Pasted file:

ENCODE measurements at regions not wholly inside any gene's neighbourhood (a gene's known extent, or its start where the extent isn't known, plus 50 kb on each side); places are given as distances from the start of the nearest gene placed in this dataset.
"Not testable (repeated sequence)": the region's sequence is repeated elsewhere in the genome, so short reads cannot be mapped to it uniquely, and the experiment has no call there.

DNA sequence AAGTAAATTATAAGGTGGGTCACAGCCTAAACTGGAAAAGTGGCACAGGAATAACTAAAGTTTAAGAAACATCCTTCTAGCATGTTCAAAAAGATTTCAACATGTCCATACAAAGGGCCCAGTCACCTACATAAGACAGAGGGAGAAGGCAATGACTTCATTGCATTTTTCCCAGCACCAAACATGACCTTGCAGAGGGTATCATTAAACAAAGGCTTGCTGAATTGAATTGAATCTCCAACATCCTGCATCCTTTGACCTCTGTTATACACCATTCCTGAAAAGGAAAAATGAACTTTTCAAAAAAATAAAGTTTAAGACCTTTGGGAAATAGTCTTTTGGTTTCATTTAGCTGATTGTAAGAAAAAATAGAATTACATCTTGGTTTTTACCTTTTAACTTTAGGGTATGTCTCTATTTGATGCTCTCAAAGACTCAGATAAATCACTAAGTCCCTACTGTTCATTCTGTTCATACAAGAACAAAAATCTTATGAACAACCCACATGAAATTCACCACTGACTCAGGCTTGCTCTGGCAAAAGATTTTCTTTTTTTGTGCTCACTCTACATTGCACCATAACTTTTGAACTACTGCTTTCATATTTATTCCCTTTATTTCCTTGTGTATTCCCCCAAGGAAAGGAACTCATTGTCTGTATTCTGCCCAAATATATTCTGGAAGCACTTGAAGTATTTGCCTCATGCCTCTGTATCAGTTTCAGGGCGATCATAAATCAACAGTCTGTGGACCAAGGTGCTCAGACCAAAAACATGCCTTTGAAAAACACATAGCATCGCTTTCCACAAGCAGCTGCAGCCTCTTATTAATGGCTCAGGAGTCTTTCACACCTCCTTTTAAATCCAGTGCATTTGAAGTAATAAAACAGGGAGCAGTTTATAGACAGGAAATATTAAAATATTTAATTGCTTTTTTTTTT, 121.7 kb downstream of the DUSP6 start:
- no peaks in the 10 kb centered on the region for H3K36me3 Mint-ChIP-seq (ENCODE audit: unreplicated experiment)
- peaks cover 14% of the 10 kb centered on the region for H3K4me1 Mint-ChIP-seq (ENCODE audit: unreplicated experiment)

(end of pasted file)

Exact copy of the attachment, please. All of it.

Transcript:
ENCODE measurements at regions not wholly inside any gene's neighbourhood (a gene's known extent, or its start where the extent isn't known, plus 50 kb on each side); places are given as distances from the start of the nearest gene placed in this dataset.
"Not testable (repeated sequence)": the region's sequence is repeated elsewhere in the genome, so short reads cannot be mapped to it uniquely, and the experiment has no call there.

DNA sequence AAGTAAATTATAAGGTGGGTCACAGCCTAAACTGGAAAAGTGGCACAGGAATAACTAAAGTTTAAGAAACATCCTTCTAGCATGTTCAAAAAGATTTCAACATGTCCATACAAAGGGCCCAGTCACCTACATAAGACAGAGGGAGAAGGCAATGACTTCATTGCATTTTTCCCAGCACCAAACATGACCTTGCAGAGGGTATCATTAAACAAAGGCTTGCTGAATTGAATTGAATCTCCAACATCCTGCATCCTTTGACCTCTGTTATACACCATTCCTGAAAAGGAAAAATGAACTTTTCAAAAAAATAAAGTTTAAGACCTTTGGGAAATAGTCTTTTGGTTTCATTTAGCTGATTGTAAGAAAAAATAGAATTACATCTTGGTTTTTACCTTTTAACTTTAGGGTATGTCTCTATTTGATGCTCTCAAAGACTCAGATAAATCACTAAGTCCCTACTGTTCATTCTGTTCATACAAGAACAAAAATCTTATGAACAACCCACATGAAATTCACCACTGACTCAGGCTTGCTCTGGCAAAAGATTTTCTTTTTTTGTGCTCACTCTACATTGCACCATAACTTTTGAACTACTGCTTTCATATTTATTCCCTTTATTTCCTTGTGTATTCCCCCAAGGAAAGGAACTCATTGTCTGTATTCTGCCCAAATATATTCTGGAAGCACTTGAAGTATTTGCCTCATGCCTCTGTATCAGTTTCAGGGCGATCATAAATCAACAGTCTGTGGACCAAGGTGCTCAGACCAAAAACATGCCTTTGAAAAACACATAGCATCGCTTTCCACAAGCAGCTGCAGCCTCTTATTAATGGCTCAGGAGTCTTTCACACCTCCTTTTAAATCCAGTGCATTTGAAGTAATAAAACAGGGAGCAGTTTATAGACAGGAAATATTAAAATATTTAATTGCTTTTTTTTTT, 121.7 kb downstream of the DUSP6 start:
- no peaks in the 10 kb centered on the region for H3K36me3 Mint-ChIP-seq (ENCODE audit: unreplicated experiment)
- peaks cover 14% of the 10 kb centered on the region for H3K4me1 Mint-ChIP-seq (ENCODE audit: unreplicated experiment)